"The wave of GT students heading toward Kilmer and Frost has been obvious since 2003, when they entered the GT center program as third-graders," said Tontadonato, noting that the school system had had "ample time" to consider accommodating these students at existing GT centers or opening one at Cooper. "The alternative of a center at Cooper was proposed as far back as 1998," he said. "Instead, the school system built an addition at Jackson, where it was least needed."

PARENTS WERE ALSO concerned about their children being thrust into a different school pyramid for two years. Peggy Pridemore, who has a fifth-grade daughter at Louise Archer, noted that many GT students already had to make the transition to a new set of classmates in the third grade and said she does not want to see them have to go through such a change again in seventh grade. She said she lives close enough to Thoreau Middle School for her child to walk there, "but we would gladly take Kilmer to keep our daughter with her friends."

"We need to adopt the Louise Archer proposal for the express purpose of keeping children in their community," said Vienna parent Carey Sienicki.

"After four years in a start-up, out-of-our-pyramid GT elementary school in Fairfax [Mosby Woods Elementary], our son may be assigned to a start-up, out-of-our-pyramid middle school in Falls Church when he starts seventh grade," said Kathy Underhill, noting that her son would eventually be a virtual stranger at James Madison High School, in his own community. She joined other parents in worrying that a first-year GT center "does not have the systems and resources in place from year one."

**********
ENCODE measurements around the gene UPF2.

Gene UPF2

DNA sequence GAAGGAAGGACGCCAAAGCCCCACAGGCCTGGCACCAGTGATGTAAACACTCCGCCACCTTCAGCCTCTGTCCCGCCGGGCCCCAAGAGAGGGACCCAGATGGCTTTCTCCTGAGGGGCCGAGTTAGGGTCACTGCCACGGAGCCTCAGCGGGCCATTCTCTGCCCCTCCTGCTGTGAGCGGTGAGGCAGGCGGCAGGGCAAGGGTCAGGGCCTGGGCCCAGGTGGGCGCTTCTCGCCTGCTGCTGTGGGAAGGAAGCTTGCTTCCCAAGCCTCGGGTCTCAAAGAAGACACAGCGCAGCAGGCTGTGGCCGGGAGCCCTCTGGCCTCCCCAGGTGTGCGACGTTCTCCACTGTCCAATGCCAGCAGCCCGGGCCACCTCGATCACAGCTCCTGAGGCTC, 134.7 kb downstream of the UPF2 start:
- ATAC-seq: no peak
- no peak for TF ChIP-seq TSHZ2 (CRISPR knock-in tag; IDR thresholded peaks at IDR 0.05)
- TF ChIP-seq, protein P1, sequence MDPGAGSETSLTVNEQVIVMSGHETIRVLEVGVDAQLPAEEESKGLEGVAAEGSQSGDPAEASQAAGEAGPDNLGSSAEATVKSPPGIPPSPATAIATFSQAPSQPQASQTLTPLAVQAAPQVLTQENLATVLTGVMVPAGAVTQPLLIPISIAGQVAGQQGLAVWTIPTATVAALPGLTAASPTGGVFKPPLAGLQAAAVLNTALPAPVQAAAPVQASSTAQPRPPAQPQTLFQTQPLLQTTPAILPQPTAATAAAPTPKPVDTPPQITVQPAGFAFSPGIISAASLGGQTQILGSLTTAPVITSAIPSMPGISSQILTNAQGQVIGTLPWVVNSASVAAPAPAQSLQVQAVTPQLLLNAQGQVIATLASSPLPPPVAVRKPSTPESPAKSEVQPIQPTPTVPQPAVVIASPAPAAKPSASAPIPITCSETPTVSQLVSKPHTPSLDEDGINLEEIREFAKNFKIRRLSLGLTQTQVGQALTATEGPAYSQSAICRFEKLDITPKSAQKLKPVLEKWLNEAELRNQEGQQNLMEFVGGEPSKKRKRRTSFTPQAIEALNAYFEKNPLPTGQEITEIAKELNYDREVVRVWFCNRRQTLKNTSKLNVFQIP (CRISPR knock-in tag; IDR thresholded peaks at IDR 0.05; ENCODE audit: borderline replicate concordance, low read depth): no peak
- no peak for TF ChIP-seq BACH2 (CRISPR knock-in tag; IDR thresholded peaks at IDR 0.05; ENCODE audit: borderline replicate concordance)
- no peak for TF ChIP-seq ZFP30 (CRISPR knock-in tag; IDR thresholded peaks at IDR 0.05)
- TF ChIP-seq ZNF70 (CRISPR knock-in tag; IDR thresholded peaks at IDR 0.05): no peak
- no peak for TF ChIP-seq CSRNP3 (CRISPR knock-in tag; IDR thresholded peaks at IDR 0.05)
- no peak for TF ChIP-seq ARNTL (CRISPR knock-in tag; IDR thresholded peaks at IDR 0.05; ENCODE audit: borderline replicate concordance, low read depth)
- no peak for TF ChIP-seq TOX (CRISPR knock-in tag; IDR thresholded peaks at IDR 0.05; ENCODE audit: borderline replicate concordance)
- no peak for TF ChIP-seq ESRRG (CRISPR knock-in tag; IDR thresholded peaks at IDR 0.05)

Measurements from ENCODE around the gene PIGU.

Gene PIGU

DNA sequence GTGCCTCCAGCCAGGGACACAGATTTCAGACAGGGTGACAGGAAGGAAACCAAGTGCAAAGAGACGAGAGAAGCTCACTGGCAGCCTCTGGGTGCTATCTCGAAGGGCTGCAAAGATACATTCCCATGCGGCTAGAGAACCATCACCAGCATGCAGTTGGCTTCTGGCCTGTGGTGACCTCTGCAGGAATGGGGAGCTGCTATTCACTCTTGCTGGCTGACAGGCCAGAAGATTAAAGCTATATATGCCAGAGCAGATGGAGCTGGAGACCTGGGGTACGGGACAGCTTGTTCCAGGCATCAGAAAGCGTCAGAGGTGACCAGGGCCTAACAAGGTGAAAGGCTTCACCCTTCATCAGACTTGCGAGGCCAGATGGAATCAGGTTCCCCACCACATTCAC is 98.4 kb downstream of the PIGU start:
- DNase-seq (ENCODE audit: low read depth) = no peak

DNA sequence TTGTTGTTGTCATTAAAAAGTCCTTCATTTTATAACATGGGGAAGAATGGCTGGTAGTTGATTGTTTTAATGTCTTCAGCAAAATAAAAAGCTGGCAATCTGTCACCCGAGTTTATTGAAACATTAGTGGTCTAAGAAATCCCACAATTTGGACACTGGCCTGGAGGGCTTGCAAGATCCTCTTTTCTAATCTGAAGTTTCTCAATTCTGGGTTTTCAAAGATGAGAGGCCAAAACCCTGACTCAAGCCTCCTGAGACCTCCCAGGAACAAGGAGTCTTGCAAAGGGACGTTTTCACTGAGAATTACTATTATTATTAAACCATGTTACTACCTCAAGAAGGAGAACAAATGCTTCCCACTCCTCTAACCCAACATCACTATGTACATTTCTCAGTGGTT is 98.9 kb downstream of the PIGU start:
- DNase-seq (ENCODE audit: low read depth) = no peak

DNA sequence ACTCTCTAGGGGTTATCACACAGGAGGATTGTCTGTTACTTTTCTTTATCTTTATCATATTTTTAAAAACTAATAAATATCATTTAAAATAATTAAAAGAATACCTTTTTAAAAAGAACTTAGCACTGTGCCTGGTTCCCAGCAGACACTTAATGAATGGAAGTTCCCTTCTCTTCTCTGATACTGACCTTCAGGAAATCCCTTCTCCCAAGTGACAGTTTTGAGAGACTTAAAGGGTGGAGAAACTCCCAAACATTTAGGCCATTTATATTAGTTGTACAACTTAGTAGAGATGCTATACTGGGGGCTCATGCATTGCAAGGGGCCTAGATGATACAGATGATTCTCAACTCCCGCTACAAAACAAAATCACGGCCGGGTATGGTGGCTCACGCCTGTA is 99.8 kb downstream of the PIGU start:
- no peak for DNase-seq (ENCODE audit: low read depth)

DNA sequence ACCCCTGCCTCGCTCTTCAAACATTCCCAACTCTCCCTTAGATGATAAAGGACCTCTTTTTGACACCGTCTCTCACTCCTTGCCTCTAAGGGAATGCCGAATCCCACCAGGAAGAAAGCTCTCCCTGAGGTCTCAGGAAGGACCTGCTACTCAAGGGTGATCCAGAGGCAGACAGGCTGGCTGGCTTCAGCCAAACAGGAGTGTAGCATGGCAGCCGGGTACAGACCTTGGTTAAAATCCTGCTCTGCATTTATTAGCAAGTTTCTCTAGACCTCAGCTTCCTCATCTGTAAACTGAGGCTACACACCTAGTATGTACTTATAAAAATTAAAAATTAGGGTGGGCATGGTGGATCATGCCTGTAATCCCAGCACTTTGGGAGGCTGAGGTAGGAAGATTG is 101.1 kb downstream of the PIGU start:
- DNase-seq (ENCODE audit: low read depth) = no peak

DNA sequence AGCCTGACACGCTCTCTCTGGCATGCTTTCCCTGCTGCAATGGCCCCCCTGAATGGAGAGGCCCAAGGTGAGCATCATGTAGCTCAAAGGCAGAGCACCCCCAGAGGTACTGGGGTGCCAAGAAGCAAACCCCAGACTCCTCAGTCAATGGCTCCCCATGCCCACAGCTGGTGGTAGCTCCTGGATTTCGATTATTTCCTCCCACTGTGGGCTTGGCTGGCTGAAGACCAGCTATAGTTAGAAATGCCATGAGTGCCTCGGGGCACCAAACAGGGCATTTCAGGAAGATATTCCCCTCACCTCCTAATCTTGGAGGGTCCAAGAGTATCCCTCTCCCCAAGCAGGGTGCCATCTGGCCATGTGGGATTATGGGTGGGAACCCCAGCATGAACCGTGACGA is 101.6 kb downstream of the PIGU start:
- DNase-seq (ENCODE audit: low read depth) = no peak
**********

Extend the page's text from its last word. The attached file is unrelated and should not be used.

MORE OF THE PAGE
Underhill said she thought the GT students from Mosby Woods may already lag behind other GT students and added that she thought the schools should compare their test scores to find out if this were true. Regardless, she said, she thought the students who had already been relocated to Mosby Woods "should have the option of being exempted from any new changes."

Brennan seconded her concern about a start-up GT center's effectiveness. "There will always be some growing pains as a new team comes together," he said, adding, "It is unfair to ask the rising seventh-graders from the Mosby Woods GT center ... to act as trail-blazers again."

"Based on the difficulties endured by the kids who have served the past three and a half years as charter members of the Mosby Woods GT center, I seriously doubt that you can establish a stellar GT center at Jackson in the short time remaining before the start of the 2007 school year," said Tontodonato.